With nothing left to give, an emotional Meg Lanning has bowed out of international cricket as Australia’s most successful captain.
The superstar batter will continue playing in the WBBL, the Women’s National Cricket League, and probably the lucrative Women’s Premier League in India, but has decided against playing for Australia again.
Speaking outside the MCG on Thursday in front of family, friends and members of the Australian and Victorian cricket community, Lanning said she had tried to talk herself out of ending her illustrious career aged 31.
“I’m sad that it’s finishing up, but I’m very much ready for something new,” she said.
“I’ve achieved so much within the game and I’ve been lucky enough to have such a successful career, being part of various successful teams.
“I feel like now I’ve got nothing left to achieve on the international stage.
“For me, I I can’t be half in or half out with anything, and I guess that’s where I’ve landed with this decision.
“I no longer have the sparkle, the motivation to do what needs to happen at this level.”
Lanning broke down when thanking her father Wayne and mother Sue, who attended their daughter’s farewell press conference.
The Victorian, who was born in Singapore, captained Australia to a record five World Cup crowns after becoming the country’s youngest skipper aged 21 in 2014.
In what turned out to be her final international match, Lanning led Australia to the 2023 T20 World Cup title against South Africa in February.
After missing the Ashes in England this year due to an undisclosed medical issue, Lanning is back playing for the Melbourne Stars and Victoria this season.
Lanning took her first break from cricket last year following Australia’s gold medal triumph at the Commonwealth Games, returning for the home series against Pakistan in January.
“Over the last 18 months, I’ve taken a step back and it’s given me the chance to see different things,” she said.
“I was always really driven by team success and trying to help the team.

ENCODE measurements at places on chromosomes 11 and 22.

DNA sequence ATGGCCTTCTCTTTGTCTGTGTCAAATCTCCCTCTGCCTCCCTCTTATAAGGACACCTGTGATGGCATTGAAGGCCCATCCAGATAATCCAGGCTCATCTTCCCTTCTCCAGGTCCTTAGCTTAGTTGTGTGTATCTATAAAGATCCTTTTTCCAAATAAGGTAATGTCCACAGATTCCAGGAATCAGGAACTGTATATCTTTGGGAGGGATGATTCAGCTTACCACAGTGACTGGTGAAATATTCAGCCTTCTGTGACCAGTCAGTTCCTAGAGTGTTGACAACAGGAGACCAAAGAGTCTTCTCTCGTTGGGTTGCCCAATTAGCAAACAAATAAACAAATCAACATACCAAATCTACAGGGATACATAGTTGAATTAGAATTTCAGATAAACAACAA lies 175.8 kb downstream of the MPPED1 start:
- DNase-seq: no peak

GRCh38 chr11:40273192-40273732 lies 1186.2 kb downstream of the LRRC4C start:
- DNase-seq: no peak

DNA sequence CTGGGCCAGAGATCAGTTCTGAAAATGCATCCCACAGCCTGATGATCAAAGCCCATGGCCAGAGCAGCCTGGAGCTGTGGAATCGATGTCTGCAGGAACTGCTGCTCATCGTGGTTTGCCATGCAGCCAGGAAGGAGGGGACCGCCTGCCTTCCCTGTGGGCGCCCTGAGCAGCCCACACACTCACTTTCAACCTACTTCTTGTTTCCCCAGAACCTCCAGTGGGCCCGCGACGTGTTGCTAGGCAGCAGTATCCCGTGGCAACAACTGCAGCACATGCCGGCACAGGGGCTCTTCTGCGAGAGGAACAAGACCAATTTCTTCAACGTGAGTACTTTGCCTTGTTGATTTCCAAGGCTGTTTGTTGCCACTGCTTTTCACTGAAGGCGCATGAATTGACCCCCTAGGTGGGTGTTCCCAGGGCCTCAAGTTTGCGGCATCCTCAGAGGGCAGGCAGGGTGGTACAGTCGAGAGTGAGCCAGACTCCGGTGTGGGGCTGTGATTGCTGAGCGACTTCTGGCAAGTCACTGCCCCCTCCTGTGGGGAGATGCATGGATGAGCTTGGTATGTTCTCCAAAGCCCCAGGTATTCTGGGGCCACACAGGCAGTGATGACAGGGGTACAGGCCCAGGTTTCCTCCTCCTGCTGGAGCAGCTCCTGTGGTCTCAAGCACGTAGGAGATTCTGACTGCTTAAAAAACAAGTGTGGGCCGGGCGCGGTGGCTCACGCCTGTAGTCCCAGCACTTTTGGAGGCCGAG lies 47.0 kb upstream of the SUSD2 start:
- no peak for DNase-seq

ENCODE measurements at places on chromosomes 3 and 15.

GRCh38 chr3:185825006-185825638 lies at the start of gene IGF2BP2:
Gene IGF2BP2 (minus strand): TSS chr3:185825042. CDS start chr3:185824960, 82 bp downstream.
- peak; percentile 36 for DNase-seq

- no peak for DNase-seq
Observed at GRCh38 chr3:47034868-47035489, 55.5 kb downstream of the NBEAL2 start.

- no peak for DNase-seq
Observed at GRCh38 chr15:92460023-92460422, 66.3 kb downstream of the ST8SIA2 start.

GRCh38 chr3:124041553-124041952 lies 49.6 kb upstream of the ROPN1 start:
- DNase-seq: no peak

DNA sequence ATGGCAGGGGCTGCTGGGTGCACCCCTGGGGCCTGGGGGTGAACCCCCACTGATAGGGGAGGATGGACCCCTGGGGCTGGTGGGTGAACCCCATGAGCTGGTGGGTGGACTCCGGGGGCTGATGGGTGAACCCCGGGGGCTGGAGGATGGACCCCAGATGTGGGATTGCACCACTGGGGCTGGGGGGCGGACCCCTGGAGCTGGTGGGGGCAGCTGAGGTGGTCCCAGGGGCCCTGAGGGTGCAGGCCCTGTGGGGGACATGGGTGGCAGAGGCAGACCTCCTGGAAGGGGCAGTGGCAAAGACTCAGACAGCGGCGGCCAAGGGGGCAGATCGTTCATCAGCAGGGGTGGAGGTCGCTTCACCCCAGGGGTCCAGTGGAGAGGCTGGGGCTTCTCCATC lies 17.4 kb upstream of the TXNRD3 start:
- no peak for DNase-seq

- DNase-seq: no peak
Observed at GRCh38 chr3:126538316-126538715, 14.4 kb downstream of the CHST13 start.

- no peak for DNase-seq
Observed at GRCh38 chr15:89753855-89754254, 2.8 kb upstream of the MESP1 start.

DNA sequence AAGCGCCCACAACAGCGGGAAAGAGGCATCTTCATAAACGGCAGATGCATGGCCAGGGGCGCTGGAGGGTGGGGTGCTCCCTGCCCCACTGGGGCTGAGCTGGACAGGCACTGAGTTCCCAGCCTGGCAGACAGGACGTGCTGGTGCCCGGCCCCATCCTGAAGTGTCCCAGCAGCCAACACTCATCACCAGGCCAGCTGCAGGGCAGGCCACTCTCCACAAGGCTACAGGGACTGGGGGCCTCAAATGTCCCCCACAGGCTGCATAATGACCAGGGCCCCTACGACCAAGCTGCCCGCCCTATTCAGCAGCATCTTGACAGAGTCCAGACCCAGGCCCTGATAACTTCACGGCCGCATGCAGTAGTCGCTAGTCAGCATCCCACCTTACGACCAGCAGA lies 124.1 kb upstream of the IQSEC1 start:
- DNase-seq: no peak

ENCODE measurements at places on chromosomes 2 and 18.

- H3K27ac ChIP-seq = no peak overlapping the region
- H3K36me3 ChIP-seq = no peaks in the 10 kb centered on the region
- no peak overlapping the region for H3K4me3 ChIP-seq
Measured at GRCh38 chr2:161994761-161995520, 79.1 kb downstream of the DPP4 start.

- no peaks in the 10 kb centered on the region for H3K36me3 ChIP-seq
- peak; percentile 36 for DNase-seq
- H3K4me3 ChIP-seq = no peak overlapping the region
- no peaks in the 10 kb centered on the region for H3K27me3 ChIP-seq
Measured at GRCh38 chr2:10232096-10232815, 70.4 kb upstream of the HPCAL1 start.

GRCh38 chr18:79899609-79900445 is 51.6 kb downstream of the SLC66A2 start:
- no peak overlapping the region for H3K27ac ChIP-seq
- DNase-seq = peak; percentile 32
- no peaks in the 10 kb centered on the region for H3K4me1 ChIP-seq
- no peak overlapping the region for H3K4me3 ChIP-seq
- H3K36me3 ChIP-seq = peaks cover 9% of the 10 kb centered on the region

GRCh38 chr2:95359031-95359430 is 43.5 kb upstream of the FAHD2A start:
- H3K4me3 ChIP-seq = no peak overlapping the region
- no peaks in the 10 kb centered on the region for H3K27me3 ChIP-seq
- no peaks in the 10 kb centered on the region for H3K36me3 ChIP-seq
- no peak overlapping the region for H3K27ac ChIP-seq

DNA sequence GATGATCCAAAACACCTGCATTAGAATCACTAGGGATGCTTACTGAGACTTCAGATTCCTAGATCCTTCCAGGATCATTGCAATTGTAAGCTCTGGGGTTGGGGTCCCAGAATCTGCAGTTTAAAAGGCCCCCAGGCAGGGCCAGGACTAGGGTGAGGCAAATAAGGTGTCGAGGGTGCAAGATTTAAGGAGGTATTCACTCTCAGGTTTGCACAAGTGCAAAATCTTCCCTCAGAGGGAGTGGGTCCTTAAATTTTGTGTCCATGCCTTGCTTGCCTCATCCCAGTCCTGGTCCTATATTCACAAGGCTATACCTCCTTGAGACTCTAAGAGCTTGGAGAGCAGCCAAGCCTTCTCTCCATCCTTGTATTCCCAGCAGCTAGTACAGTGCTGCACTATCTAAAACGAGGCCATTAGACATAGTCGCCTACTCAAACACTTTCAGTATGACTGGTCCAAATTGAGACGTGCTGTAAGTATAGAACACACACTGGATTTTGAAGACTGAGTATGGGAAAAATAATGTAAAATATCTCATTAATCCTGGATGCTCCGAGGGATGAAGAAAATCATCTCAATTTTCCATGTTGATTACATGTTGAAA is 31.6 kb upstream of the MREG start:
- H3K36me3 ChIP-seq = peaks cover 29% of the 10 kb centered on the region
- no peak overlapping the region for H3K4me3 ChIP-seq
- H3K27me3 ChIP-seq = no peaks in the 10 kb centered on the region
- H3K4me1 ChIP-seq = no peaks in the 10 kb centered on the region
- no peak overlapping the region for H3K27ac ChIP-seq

“I’ve probably been trying to convince myself a little bit over the last 18 months why I should keep playing and what it is that I want to achieve.”
With the weight of heavy favouritism and the pressure of playing at home, Lanning’s crowning achievement came during the 2020 T20 World Cup.
Lanning’s Australians lifted the trophy in front of 86,174 fans at the MCG in a landmark moment for women’s sport, just days before the COVID-19 pandemic restrictions prevented fans from attending live sport for an extended period.
A three-time Belinda Clark Medal winner, Lanning scored 8352 runs from 241 international matches after debuting in T20s in 2010.
In just her second ODI, Lanning became the youngest Australian to score an international century when she hit an unbeaten 104 against England aged 18.
She retires with the best average – 53.51 – in women’s ODIs for players who have made 25 or more appearances.
As a talented teenager, Lanning was forced into playing alongside boys, with only limited opportunities then existing for girls, but she exits the game in an era when female cricketers are fully professional and earn good money.
“One of the finest cricketers Australia has produced, Meg’s supreme achievements with the bat have been matched by her inspiring leadership,” Cricket Australia chief executive Nick Hockley said.
“As one of the best players in the world over a long period of time, Meg has made an immeasurable impact and led a generation, which has helped revolutionise the game.”
Lanning will be back in action on Friday when her Stars face the red-hot Sydney Thunder in a WBBL match at the North Sydney Oval.
She is contracted to play in the WPL next year after leading the Delhi Capitals during the inaugural tournament in March.
Alyssa Healy has been captain in Lanning’s absence, but at 33 she is not expected to be Australia’s long-term skipper.